RESPONSE TO HEATHER

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Prior to starting the family nurse practitioner (FNP) program, I wouldn’t have guessed how often patients seek narcotic pain medication for chronic back pain.  I have sure been enlightened!  In my short time in clinical rotations as an FNP student, it seems that patients with various types of back dysfunction and/or back injury are among the patients who have the highest amount of chronic pain and are also the most likely to seek narcotic pain medication.  According to a 2016 article from the American Nurses Association, nurses and advanced practice nurses have a key role to play in helping to solve this complex problem,(American Nurses Association [ANA], 2016, p. 1).  

There is ample data showing that deaths from opioid overdose are on the rise.  The Centers for Disease Control and Prevention (CDC) share some pretty grim facts on their website about the opioid epidemic.  At first glance, it seems the problem might be improving.  In fact, the number of deaths attributed to drug overdose actually decreased by 4% from 2017 to 2018.  However, if we compare deaths from drug overdose in 2018 to the total amount of deaths related to drug overdose from 1999, we find that the number of people who died in 2018 is 4 times more than the number of people who died in 1999.  It’s hard to believe that in 11 years, the number of deaths from opioid drug overdose has quadrupled, (Opioid Overdose, 2020, para. 1).  I am sure I’m not the only one whom this epidemic has touched.  One of my friends, who is also a nurse, lost her young adult son in 2018 to a narcotic drug overdose.  He had become addicted to narcotics as a teenager and had struggled on and off with his addiction for many years.  A few months after he became a father, he lost his life to his addiction, leaving his newborn son without a father and leaving his mother without her son.  

What is the solution?  It certainly isn’t a simple one.  Complex issues demand a thoughtful and complex approach.  One of the best tools a provider has currently is to utilize an electronic database that records the history of narcotic prescriptions for patients in each state called Prescription Drug Monitoring Programs (PDMPs).  Through this centralized state-level system, providers can track prescriptions that patients are getting filled, possibly from other healthcare providers, allowing at-risk patients to have more oversight and accountability.  While this isn’t a complete solution, it is a piece of solving a larger puzzle, (Prescription Drug Monitoring Programs, 2020, paras. 1-2).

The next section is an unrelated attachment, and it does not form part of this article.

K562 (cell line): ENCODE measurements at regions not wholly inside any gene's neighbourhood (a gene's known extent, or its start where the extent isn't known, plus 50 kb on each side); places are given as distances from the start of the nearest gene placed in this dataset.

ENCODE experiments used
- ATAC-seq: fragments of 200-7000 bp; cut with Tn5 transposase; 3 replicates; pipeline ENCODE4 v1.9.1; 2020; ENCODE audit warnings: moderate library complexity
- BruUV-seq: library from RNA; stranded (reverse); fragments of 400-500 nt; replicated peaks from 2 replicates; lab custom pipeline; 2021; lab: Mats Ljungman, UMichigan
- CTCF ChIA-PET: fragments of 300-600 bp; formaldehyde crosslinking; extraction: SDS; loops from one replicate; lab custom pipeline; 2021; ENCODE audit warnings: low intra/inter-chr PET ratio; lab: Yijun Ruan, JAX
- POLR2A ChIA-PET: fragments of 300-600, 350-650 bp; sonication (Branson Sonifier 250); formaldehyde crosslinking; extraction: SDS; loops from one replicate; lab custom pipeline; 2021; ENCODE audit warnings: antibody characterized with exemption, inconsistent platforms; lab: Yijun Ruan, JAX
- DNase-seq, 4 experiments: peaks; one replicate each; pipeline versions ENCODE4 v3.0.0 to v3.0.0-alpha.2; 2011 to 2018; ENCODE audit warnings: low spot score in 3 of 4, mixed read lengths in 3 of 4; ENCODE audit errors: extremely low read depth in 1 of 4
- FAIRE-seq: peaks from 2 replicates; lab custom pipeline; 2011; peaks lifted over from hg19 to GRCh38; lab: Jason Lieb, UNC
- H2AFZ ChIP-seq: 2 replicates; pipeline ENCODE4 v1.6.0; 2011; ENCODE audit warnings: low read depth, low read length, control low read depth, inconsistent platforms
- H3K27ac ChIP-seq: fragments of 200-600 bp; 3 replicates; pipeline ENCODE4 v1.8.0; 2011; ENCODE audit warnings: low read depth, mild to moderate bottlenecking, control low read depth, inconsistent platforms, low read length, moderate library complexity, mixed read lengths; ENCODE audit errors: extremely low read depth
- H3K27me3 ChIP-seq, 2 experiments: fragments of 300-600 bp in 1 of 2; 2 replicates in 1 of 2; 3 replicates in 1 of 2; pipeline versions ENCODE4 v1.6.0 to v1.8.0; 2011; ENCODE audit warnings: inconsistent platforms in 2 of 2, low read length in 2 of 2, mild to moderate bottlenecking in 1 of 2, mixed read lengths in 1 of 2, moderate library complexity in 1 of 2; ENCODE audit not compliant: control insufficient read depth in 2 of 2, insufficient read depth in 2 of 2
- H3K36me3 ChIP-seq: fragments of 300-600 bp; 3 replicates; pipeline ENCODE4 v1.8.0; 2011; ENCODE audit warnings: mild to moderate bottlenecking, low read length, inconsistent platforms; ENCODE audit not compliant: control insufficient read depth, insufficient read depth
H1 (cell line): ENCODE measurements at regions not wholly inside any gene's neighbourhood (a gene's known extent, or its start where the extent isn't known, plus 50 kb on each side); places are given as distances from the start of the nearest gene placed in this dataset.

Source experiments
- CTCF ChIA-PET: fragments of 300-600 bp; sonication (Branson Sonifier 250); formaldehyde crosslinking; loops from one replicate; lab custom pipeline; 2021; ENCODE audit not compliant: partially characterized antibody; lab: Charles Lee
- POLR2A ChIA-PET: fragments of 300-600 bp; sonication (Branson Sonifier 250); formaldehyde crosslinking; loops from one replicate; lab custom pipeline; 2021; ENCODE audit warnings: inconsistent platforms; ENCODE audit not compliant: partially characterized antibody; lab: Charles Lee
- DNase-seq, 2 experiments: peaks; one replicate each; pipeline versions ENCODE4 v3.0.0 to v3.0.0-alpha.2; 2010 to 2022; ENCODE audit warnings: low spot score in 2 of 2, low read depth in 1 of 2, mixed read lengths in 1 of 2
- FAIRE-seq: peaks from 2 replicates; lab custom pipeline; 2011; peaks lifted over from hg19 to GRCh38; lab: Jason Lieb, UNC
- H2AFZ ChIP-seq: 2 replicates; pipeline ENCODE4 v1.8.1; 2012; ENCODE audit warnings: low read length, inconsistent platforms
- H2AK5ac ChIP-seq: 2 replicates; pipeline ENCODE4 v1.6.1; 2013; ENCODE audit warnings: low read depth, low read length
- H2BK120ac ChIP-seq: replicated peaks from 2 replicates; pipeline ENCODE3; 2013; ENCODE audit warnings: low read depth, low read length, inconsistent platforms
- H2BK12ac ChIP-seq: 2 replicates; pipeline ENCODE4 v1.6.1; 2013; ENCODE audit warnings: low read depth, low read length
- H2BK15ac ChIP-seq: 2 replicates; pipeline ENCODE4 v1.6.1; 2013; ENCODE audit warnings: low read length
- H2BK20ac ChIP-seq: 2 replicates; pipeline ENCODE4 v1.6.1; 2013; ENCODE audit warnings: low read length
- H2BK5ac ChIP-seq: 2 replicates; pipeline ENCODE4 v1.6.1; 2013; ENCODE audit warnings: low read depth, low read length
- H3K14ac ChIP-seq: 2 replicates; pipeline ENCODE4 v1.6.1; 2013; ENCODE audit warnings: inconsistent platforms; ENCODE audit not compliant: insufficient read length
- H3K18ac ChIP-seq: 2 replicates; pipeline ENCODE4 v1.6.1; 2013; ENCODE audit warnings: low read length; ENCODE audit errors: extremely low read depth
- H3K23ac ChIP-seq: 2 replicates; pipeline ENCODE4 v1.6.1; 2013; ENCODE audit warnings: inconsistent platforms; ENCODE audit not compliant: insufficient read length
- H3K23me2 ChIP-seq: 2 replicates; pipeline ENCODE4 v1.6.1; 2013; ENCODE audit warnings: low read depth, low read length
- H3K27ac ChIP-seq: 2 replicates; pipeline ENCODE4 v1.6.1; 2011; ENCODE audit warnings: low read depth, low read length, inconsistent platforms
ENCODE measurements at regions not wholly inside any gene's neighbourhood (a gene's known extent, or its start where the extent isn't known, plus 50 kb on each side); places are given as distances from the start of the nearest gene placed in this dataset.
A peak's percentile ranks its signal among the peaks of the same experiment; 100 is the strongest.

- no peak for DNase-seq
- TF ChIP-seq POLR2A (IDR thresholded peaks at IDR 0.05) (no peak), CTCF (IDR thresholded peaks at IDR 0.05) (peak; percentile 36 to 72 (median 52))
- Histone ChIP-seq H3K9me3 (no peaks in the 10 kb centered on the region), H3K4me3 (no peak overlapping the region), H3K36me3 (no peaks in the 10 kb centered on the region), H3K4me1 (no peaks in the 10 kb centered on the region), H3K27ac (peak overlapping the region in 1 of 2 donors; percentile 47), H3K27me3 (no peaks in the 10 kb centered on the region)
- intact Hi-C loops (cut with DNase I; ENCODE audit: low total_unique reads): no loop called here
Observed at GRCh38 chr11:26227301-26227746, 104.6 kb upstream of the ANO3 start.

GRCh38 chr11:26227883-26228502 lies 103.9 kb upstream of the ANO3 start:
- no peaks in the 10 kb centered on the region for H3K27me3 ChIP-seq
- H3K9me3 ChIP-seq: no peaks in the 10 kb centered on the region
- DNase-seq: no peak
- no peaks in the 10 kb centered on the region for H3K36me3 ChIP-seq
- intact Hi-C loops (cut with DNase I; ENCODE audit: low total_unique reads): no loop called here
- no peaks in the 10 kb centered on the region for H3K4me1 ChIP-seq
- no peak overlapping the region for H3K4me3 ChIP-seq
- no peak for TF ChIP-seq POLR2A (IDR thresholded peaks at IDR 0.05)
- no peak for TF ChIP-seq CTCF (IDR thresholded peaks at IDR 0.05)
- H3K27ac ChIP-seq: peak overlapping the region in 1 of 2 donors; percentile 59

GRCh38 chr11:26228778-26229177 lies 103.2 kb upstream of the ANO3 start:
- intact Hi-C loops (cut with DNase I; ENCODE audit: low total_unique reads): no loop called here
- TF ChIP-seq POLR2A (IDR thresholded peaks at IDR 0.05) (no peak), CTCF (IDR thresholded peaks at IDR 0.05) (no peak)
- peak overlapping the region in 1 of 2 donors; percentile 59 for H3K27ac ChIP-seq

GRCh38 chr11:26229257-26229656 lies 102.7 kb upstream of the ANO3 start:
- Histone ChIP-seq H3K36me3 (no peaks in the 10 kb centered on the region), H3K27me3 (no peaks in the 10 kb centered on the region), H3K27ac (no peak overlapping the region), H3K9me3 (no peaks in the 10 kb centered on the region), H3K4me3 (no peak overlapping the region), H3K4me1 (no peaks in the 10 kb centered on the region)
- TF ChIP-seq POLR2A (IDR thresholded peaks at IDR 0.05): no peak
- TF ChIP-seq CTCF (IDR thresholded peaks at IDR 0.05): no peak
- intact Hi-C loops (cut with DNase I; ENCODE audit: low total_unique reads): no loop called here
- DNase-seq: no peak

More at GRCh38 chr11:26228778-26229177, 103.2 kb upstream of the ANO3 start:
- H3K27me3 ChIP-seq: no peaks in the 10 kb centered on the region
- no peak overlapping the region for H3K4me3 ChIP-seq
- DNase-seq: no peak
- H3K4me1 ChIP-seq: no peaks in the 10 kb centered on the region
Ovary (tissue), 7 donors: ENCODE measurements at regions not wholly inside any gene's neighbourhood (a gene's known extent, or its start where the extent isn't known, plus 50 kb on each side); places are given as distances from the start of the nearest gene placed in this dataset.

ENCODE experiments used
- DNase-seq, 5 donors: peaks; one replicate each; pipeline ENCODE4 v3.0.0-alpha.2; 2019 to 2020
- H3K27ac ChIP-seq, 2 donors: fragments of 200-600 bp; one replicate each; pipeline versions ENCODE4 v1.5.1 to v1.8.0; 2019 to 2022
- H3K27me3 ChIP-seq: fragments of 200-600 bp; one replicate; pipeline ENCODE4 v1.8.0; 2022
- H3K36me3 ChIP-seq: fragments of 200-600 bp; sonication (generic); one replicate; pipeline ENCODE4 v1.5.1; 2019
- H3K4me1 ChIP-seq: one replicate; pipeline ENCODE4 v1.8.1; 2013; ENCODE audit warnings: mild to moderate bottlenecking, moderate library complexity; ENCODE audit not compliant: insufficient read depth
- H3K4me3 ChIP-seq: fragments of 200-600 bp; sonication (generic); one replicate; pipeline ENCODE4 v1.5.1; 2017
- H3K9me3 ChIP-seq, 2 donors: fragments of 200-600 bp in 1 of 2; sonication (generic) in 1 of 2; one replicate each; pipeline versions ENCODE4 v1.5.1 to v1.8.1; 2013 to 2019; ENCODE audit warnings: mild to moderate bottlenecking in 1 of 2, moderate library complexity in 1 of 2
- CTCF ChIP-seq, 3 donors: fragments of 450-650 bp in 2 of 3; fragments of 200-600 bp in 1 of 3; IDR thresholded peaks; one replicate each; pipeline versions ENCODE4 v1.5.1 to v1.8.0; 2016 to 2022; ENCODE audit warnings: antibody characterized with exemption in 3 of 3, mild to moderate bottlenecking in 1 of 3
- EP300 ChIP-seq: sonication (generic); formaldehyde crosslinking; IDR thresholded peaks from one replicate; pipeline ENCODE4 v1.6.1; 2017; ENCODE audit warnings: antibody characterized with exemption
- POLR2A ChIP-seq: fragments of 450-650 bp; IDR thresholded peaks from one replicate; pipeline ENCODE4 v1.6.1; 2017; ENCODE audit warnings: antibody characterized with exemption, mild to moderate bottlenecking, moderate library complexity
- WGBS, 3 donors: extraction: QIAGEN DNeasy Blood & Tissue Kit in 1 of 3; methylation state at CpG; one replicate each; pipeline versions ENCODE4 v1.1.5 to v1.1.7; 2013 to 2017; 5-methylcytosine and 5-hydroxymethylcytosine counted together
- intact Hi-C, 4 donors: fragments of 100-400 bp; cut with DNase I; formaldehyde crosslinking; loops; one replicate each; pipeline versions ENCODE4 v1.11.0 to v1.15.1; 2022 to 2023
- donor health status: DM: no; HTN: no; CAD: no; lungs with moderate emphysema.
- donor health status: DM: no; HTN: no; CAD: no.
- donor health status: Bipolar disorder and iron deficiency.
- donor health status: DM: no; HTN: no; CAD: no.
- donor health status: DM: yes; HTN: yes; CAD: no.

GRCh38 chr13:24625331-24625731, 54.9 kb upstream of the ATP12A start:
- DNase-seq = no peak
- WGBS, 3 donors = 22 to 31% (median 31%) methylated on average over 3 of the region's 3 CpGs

In the event that a patient came to me with chronic back pain, I would need to further assess the patient to determine the best course of action.  What have they tried and failed?  What have they tried that has worked?  What other modalities of pain management have they been exposed to and educated on?  Do they have structural or functional abnormalities that need to be addressed to alleviate pain?  Is there a psychological component to their pain?  Have they seen a pain specialist, such as a physiatrist?  What type of pain do they have?  Do they have a history of narcotic use and/or other substance abuse?  The reality is that narcotic pain medication does not address the root cause of the pain.  In fact, it isn’t even a preferred method of treatment for certain pain etiologies.  In other words, some pain will not respond to narcotics.  

The job of the healthcare provider is to provide the correct intervention.  I also believe that means to intervene as little as possible and only as much as is necessary.  Sometimes, our intervention will be great, requiring significant support from the FNP and perhaps other specialists.  However, sometimes that isn’t at all what the patient needs.  Sometimes they need counseling.  It is our job to determine the need and to genuinely help the patient.  I am humbled by the enormity of it and am determined to do it well.